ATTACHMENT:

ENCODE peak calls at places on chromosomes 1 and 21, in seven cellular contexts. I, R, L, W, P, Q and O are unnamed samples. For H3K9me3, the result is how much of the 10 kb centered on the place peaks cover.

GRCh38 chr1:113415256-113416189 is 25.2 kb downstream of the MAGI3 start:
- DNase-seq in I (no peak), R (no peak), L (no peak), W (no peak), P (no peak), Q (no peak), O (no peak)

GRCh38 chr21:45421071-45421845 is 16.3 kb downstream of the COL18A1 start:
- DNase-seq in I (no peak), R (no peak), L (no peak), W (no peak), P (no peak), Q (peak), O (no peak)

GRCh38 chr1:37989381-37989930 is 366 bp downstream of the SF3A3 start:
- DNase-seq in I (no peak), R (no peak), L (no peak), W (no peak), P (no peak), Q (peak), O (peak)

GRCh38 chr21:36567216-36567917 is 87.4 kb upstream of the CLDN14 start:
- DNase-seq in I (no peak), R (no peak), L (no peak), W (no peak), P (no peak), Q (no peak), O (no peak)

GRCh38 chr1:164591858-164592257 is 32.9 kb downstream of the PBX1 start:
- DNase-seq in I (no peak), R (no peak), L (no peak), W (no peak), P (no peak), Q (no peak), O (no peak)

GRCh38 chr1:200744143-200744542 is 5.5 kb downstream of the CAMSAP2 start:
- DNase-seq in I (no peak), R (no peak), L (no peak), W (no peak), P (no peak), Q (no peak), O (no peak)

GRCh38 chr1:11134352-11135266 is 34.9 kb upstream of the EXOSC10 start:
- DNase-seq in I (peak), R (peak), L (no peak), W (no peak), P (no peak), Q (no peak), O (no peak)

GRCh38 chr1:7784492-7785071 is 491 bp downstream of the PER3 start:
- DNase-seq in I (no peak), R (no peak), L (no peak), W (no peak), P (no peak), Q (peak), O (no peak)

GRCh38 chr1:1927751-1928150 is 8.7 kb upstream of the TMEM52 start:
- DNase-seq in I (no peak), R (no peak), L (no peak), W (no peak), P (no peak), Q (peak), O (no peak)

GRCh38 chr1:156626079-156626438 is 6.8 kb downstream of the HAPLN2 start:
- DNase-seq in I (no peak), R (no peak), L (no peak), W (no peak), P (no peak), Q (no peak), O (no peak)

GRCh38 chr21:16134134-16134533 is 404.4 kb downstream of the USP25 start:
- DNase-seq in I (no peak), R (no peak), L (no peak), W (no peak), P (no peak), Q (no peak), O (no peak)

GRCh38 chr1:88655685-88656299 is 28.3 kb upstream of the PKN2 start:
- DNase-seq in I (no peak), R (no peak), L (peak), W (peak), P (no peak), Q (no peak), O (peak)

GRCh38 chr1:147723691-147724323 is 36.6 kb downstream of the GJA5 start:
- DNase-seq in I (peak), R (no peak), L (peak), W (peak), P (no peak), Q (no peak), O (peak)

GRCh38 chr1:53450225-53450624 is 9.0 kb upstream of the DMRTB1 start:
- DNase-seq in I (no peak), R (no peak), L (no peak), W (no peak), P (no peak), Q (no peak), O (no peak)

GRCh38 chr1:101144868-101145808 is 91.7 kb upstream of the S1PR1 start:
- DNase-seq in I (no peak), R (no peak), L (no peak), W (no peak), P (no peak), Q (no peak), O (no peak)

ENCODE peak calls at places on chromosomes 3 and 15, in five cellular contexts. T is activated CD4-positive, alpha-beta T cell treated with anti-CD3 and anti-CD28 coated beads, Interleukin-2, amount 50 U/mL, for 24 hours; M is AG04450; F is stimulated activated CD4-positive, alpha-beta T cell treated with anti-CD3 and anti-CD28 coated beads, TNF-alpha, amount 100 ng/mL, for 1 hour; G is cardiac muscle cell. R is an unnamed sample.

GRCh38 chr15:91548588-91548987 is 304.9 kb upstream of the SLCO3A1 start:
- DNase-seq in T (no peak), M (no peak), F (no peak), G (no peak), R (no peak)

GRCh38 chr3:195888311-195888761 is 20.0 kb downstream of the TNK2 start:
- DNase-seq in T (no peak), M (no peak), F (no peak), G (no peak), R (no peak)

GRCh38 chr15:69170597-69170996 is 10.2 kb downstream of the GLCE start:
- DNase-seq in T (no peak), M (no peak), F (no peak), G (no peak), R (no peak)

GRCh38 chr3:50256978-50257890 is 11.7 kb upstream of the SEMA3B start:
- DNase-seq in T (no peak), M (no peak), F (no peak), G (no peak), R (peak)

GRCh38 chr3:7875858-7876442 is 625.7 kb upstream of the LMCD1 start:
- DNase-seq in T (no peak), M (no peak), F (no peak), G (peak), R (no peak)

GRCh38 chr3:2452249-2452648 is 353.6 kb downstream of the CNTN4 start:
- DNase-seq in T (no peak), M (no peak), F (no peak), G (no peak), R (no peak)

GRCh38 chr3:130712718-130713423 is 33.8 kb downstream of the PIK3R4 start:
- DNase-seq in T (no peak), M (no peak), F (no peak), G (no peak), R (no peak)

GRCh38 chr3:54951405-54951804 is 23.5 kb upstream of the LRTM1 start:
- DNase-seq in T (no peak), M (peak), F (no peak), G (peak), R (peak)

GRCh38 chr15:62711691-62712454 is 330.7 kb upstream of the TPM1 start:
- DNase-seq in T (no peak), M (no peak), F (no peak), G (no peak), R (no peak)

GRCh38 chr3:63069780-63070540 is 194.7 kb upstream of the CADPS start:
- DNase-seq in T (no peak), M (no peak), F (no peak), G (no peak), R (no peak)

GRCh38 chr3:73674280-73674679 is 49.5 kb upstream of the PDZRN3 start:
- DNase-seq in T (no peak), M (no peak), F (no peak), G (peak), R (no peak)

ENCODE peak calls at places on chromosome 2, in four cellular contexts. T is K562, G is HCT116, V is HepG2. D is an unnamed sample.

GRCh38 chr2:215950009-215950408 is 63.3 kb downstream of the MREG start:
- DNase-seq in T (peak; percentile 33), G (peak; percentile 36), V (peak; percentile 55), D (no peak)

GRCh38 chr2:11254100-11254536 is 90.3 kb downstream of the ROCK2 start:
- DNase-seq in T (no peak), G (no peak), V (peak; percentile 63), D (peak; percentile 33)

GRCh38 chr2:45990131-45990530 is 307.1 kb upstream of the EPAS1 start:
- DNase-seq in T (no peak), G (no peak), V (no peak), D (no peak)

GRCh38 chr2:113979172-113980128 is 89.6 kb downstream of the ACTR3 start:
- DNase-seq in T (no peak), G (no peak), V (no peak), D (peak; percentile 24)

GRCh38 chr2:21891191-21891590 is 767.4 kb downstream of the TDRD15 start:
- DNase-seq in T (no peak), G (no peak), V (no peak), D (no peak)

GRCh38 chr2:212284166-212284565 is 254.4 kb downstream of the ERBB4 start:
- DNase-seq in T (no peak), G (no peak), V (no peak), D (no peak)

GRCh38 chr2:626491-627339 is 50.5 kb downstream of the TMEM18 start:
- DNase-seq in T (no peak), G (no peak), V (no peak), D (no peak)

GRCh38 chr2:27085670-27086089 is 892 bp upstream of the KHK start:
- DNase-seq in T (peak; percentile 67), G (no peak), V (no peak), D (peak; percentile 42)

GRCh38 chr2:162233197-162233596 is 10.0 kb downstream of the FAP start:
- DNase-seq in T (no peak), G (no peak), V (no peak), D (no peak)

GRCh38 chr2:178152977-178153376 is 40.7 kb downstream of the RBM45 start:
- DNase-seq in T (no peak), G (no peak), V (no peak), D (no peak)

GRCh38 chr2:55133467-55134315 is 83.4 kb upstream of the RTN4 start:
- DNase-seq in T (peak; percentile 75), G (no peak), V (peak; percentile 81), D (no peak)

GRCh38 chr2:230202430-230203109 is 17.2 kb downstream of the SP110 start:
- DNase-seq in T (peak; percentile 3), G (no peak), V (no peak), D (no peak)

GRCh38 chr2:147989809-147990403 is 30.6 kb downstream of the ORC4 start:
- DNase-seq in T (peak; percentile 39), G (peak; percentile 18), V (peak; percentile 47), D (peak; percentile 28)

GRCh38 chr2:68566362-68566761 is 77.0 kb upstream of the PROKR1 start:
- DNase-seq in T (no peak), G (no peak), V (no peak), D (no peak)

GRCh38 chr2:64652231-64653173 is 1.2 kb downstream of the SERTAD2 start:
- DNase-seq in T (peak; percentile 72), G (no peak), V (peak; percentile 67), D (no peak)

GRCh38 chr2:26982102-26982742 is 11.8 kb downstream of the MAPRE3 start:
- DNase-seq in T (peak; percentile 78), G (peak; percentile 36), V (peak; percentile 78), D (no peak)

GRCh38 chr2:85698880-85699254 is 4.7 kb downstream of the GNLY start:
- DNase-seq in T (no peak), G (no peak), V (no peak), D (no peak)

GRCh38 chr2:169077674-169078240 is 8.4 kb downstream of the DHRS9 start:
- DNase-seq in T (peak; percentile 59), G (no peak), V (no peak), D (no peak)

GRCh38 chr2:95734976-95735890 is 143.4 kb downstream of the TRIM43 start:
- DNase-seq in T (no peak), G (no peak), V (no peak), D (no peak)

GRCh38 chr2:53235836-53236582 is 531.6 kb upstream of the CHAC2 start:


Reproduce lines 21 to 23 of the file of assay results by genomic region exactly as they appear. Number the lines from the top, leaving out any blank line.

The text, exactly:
- DNase-seq in I (no peak), R (no peak), L (no peak), W (no peak), P (no peak), Q (no peak), O (no peak)

GRCh38 chr21:16134134-16134533 is 404.4 kb downstream of the USP25 start:
- DNase-seq in I (no peak), R (no peak), L (no peak), W (no peak), P (no peak), Q (no peak), O (no peak)